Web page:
Drone captures amazing footage of false killer whales hunting down a shark in Australia



A drone hobbyist in the waters off the coast of Australia has captured footage of a pod of false killer whales chasing and killing a juvenile shark.  As you can see from the video the shark, typically considered to be an apex predator, didn’t stand a chance against the “wolf pack”.

When an amateur drone hobbyist in Australia took his remote-controlled aircraft to the skies, he didn’t expect to see anything like this. The video shows a pod of false killer whales, a type of dolphin, chasing down a juvenile shark in crystal clear water.

The aerial footage taken off the coast of Cronulla, a Sydney suburb, offers a glimpse into the behavior and feeding behavior of false killer whales.  Rarely seen in the wild, let alone caught on film, this footage gives us some insight into how the animals work together to hunt down prey.

“We did not expect to see what we saw. It was exciting, it was a really exciting moment,” Bruno Kataoka, who was operating the drone, told 7 News Sydney. “National Geographic guys waiting months to get such a thing, and we just happened to be there at the right moment, at the right time.”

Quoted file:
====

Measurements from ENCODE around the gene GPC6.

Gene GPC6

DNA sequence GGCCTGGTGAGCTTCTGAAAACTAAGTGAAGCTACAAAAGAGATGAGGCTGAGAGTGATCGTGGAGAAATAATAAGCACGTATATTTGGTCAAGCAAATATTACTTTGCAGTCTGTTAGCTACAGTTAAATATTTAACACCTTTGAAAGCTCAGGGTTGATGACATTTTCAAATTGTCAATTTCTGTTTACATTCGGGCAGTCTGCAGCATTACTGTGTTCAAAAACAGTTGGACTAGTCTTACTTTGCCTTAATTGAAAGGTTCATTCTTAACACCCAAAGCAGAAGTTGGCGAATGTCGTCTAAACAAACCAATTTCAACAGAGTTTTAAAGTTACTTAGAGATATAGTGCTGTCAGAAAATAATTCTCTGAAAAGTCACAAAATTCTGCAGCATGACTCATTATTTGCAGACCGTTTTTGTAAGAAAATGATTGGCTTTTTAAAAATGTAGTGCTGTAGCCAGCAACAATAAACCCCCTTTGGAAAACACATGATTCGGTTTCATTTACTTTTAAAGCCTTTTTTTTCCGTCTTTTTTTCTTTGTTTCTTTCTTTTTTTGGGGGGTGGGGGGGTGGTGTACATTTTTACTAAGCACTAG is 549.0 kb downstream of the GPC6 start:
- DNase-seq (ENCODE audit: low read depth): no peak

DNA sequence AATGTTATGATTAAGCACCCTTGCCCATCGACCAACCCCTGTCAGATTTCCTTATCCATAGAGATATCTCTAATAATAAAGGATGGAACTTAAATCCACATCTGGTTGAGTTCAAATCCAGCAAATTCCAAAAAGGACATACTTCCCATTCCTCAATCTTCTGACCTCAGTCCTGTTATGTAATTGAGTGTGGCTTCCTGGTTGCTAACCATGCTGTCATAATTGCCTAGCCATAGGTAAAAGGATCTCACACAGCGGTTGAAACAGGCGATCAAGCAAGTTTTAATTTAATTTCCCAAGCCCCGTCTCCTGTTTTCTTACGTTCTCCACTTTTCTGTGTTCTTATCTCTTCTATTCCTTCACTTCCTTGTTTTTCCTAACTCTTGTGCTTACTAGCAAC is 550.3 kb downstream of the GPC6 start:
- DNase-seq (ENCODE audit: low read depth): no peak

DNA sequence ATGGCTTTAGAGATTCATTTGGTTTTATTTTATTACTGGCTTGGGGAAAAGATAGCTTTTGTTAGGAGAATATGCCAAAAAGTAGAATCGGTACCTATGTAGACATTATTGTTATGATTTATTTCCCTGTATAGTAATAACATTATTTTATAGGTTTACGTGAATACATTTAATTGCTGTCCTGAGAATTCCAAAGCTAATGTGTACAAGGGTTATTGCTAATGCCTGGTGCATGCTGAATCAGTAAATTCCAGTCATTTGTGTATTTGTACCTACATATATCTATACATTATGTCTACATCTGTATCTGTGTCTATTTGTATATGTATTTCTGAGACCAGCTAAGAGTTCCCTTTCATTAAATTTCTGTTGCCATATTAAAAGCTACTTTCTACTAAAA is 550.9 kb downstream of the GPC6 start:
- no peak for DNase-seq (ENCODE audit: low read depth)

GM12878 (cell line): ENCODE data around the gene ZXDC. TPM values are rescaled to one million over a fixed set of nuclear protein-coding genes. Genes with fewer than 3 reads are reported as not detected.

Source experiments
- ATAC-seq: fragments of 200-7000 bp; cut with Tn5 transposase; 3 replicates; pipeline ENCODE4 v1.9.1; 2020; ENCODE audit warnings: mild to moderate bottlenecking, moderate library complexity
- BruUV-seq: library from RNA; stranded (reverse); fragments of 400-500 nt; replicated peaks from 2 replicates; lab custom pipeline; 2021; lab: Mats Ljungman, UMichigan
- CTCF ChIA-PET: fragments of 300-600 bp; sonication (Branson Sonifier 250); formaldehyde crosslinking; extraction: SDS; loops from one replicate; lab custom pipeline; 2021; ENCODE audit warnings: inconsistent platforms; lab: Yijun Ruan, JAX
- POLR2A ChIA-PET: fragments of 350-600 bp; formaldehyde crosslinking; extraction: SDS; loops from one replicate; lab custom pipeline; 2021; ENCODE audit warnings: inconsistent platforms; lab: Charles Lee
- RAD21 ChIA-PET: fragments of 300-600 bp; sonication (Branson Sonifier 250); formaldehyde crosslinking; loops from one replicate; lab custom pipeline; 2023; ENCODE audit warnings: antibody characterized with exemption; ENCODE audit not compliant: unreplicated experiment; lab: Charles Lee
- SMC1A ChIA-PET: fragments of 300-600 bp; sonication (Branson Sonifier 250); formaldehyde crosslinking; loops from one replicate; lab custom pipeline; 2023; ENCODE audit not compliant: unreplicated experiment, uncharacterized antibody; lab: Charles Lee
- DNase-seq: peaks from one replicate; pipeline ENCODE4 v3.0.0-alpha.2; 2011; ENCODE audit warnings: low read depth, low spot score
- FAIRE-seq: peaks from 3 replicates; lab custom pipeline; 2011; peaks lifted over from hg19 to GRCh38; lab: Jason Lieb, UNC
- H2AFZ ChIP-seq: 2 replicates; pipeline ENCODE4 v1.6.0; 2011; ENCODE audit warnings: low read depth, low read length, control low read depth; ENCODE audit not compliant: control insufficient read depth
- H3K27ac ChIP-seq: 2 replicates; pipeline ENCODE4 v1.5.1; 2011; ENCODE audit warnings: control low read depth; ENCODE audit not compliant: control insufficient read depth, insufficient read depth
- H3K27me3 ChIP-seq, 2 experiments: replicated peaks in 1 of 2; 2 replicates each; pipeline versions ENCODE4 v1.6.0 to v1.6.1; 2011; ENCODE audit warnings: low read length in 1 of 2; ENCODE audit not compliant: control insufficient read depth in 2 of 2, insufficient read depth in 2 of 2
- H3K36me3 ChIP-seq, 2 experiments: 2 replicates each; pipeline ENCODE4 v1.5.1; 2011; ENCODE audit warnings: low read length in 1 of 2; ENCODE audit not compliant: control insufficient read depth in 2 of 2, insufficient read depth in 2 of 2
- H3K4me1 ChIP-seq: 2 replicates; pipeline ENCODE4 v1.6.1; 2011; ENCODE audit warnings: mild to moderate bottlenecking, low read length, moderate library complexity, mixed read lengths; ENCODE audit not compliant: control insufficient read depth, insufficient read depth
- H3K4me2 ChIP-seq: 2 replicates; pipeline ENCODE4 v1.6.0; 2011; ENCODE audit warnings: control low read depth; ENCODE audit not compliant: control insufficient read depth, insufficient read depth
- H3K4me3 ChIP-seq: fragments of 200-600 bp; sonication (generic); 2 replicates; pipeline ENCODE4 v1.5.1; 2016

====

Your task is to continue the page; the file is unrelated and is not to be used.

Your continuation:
The shark-chase ends when one of the four false killer whales grabs it’s prey and with a swift graband emerges moments later with the shark in its jaws.

Sharks have very few natural enemies. However, they do occasionally fall prey to orcas, a member of the dolphin family.  Species of dolphins which paralyze them by flipping them upside down or ramming them so hard that they become incapacitated.  From Kataoka’s footage of the false killer whales, it’s not possible to identify the species of shark that was dispatched.

Georgina Wood, a marine biologist from Fantasea Cruising Sydney, said: “Oh it’s amazing, that kind of footage is just so rare to catch.”

False killer whales are like their namesake, the orca or killer whale, in that they are part of the dolphin family. In size, orcas are the largest oceanic dolphin, whereas false killer whales are the third largest.  False Killer’s are typically found in pods of 10 to 20 members and sometimes as many as 100 can be seen together.  Typically they feed on fish, squid and octopi.




About Author

Scott Groseclose is the owner of AquaNerd, Aquarium Specialty, Aqua Specialty Wholesale, BioTek Marine, & The Carolina Reef Experience. He has a degree in Biology from St. Andrews University and he has been a passionate reef keeper since 1988.